The fmt() function provides greater control in formatting raw data values than any of the specialized fmt_*() functions that are available in gt. Along with the columns and rows arguments that provide some precision in targeting data cells, the fns argument allows you to define one or more functions for manipulating the raw data.

fmt(data, columns = NULL, rows = NULL, fns)

Arguments

data

A table object that is created using the gt() function.

columns

The columns to format. Can either be a series of column names provided in vars(), a vector of column indices, or a helper function focused on selections. The select helper functions are: starts_with(), ends_with(), contains(), matches(), one_of(), and everything().

rows

Optional rows to format. Not providing any value results in all rows in columns being formatted. Can either be a vector of row captions provided c(), a vector of row indices, or a helper function focused on selections. The select helper functions are: starts_with(), ends_with(), contains(), matches(), one_of(), and everything(). We can also use expressions to filter down to the rows we need (e.g., [colname_1] > 100 & [colname_2] < 50).

fns

Either a single formatting function or a named list of functions.

Value

An object of class gt_tbl.

Details

If providing a single function to fns, the recommended format is in the form: fns = function(x) .... This single function will format the targeted data cells the same way regardless of the output format (e.g., HTML, LaTeX, RTF).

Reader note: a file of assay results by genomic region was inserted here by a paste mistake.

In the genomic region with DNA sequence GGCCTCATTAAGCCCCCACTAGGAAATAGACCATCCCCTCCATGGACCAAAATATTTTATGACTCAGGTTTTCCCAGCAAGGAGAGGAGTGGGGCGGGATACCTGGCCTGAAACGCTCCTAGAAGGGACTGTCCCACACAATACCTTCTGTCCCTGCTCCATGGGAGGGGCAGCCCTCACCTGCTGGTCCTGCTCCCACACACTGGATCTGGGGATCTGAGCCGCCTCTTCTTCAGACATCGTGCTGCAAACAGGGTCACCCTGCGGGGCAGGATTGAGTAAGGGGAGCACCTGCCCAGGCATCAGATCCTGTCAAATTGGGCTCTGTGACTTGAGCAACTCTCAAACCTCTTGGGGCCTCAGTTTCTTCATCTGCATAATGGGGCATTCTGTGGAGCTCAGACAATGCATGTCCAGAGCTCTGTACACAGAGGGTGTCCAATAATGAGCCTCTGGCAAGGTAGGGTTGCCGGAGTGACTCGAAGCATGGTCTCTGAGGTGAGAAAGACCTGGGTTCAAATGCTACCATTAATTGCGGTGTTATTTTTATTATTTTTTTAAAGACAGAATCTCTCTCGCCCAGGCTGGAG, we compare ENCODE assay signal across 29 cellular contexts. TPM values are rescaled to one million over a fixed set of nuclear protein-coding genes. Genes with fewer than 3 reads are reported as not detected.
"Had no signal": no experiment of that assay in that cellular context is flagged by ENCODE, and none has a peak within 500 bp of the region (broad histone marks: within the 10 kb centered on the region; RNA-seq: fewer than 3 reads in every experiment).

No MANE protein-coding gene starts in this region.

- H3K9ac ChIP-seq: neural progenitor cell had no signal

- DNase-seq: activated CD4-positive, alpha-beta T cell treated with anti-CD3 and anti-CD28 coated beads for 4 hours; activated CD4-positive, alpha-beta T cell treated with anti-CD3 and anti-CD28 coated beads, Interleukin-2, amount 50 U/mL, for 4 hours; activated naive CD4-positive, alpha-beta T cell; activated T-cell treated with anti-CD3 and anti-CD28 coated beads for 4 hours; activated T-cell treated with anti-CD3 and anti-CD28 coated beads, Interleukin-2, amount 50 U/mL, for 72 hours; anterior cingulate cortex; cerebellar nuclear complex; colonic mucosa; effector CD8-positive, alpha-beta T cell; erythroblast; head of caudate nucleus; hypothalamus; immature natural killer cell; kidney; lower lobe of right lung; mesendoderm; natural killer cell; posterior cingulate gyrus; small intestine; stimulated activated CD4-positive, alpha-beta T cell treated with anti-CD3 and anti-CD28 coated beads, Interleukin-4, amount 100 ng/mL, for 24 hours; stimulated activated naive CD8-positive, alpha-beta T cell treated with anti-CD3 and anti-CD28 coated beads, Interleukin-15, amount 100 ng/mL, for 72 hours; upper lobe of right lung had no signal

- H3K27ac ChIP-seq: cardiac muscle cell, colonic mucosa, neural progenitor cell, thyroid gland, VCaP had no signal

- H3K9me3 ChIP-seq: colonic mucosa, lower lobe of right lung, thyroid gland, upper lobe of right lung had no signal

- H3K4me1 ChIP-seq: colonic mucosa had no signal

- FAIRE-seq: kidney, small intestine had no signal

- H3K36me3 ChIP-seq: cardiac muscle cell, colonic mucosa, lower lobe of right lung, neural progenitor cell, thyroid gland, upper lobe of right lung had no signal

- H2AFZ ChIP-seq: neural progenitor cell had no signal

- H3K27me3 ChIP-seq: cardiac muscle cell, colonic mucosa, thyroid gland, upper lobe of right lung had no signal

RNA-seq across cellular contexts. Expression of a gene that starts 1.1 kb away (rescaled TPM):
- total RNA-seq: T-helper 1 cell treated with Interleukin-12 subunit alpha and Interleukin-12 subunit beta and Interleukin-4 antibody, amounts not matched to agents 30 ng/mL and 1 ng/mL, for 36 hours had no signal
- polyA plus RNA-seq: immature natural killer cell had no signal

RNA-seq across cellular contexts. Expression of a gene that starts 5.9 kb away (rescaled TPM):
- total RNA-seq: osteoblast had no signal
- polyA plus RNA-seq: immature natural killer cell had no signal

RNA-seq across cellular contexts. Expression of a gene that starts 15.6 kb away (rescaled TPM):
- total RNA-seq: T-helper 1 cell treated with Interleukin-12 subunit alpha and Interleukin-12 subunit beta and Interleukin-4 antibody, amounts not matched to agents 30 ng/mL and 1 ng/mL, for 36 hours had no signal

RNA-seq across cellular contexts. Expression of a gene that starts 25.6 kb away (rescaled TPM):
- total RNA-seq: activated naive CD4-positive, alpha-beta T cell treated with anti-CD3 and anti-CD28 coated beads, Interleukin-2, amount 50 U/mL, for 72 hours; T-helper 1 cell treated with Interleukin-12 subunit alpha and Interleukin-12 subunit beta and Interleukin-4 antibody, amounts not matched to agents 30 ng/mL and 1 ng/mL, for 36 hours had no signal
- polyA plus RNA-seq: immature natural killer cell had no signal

If you require formatting of x that depends on the output format, a list of functions can be provided for the html, latex, and default contexts. This can be in the form of fns = list(html = function(x) ..., latex = function(x) ..., default = function(x) ...). In this multiple-function case, we recommended including the default function as a fallback if all contexts aren't provided.

As with all of the fmt_*() functions, targeting of values is done through columns and additionally by rows (if nothing is provided for rows then entire columns are selected). A number of helper functions exist to make targeting more effective. Conditional formatting is possible by providing a conditional expression to the rows argument. See the Arguments section for more information on this.

Figures

See also

Examples

# Use `exibble` to create a gt table; # format the numeric values in the `num` # column with a function supplied to # the `fns` argument tab_1 <- exibble %>% dplyr::select(-row, -group) %>% gt() %>% fmt( columns = vars(num), fns = function(x) { paste0("'", x * 1000, "'") } )